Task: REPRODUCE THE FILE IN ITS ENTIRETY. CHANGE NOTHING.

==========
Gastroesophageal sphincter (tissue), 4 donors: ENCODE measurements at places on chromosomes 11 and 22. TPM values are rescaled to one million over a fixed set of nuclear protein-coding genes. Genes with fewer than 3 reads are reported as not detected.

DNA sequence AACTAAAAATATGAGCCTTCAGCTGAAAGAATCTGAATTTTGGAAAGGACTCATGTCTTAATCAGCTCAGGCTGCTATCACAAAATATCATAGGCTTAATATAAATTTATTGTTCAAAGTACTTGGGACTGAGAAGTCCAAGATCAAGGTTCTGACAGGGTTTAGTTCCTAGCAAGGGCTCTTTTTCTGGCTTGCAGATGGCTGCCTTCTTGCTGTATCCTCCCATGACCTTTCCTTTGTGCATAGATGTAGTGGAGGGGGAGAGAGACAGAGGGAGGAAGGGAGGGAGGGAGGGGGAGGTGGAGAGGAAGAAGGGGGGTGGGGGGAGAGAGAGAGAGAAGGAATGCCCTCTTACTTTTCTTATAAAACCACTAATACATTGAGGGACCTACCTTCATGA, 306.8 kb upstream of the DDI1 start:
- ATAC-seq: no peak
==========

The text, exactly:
Gastroesophageal sphincter (tissue), 4 donors: ENCODE measurements at places on chromosomes 11 and 22. TPM values are rescaled to one million over a fixed set of nuclear protein-coding genes. Genes with fewer than 3 reads are reported as not detected.

DNA sequence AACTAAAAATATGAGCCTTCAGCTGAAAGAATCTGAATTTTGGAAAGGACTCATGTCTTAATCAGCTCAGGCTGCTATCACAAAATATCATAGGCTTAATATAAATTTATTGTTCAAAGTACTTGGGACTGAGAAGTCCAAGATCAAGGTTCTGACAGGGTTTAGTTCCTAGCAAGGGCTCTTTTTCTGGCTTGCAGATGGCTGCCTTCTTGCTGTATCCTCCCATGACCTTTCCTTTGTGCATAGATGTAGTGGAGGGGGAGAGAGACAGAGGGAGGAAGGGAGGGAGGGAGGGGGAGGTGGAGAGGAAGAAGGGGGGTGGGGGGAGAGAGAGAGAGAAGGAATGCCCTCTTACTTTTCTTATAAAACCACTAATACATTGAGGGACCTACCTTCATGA, 306.8 kb upstream of the DDI1 start:
- ATAC-seq: no peak